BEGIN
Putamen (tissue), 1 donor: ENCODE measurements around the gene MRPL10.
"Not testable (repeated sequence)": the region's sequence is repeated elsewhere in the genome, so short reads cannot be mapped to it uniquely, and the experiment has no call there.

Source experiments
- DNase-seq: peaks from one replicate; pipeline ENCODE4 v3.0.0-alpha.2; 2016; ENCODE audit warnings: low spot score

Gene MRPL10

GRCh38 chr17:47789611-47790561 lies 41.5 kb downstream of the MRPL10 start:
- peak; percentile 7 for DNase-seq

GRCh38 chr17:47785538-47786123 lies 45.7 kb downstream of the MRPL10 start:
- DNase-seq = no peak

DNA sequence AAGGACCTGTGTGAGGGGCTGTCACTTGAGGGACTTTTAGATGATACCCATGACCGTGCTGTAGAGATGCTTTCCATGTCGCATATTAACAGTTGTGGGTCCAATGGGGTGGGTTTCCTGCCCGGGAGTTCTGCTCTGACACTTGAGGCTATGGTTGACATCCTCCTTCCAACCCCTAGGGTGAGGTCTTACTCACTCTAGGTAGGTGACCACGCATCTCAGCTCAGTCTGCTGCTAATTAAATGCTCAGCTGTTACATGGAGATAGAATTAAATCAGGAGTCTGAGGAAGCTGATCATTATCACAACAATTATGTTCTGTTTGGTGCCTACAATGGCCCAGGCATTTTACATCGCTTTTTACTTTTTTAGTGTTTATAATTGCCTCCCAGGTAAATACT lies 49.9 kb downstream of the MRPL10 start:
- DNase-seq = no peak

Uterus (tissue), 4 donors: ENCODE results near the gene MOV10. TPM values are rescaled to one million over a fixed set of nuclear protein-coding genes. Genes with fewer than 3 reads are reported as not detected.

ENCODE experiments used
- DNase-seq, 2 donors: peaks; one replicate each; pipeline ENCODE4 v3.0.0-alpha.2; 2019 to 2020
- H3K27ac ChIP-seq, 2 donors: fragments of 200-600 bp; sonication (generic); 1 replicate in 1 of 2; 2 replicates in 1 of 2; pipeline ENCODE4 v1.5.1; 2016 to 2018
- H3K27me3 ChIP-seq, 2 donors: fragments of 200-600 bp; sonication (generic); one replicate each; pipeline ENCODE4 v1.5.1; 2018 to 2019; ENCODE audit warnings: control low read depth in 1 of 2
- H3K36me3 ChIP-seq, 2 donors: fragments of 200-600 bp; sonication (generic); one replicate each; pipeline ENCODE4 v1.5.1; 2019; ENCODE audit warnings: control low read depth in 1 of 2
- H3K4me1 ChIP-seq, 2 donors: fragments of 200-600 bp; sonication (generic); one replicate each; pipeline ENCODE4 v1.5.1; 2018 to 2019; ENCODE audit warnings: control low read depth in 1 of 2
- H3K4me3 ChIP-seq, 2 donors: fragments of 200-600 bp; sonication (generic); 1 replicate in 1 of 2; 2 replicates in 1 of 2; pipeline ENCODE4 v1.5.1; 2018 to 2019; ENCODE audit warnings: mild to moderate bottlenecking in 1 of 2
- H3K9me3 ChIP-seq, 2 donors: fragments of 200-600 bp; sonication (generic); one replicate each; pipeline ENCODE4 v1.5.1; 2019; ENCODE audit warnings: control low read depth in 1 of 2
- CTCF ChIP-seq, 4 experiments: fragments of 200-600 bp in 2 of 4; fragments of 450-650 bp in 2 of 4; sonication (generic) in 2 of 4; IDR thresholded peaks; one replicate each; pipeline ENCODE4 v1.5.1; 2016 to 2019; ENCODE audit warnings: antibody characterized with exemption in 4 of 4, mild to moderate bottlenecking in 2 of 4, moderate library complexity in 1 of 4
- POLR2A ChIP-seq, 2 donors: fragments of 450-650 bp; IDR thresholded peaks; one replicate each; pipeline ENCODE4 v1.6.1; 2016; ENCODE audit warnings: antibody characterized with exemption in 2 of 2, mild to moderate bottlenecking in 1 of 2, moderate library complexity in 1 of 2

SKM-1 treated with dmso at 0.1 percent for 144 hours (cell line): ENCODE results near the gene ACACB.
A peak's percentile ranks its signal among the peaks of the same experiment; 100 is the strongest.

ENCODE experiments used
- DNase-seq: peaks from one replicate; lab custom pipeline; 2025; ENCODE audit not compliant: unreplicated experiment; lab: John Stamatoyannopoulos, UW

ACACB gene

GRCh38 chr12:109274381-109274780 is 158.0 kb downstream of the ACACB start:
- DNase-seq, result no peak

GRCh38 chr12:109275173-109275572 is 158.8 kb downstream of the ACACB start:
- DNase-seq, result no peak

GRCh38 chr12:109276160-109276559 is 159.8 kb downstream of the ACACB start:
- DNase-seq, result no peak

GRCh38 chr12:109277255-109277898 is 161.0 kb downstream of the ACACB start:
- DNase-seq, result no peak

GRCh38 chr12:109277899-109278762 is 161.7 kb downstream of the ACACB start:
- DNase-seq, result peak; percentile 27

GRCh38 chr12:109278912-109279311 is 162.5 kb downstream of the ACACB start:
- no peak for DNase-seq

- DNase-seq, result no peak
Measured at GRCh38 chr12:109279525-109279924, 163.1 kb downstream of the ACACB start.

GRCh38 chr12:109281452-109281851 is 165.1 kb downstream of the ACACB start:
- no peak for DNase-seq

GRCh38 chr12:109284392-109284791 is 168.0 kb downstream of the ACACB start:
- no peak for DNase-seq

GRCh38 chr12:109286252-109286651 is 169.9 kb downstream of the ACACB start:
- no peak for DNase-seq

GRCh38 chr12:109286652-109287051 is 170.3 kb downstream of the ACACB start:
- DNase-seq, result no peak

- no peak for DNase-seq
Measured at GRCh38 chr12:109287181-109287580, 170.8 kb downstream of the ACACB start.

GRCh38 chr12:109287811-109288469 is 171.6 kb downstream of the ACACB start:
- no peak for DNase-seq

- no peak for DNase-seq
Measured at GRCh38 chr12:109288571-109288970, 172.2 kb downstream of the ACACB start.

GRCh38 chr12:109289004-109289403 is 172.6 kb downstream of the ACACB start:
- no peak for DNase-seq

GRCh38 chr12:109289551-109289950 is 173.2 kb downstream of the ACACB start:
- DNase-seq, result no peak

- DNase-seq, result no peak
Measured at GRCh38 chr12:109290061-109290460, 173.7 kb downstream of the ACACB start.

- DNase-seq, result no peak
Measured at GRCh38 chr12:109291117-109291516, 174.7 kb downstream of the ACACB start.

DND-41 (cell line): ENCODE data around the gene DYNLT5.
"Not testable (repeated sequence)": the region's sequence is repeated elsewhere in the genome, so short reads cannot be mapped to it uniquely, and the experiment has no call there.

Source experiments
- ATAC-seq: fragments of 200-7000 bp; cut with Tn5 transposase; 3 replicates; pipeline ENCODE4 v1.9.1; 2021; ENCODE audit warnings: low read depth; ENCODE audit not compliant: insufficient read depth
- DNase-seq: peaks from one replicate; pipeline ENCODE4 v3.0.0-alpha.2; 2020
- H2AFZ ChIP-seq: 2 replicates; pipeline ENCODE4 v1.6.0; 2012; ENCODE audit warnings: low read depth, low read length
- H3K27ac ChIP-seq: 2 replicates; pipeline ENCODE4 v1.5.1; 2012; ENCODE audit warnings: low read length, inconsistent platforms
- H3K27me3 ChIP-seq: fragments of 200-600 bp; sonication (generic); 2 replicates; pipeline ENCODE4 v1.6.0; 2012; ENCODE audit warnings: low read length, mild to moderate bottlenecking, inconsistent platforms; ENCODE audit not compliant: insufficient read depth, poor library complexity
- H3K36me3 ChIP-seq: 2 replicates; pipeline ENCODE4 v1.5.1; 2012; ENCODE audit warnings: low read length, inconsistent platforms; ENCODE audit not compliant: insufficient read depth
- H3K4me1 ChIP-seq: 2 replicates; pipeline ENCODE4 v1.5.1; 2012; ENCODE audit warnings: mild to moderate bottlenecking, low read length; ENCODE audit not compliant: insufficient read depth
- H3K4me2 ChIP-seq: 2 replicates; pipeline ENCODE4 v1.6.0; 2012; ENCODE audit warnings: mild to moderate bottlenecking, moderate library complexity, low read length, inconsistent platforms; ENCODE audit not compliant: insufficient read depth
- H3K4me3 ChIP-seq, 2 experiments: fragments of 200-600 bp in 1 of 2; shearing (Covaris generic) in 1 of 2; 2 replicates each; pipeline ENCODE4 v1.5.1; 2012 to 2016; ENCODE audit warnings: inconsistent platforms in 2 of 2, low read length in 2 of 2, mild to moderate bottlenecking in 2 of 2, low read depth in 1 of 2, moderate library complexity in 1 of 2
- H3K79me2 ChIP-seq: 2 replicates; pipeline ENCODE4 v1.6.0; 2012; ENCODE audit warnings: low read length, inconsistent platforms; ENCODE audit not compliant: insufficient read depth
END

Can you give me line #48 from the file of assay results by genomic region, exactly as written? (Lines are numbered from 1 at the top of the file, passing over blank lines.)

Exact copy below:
GRCh38 chr12:109286652-109287051 is 170.3 kb downstream of the ACACB start: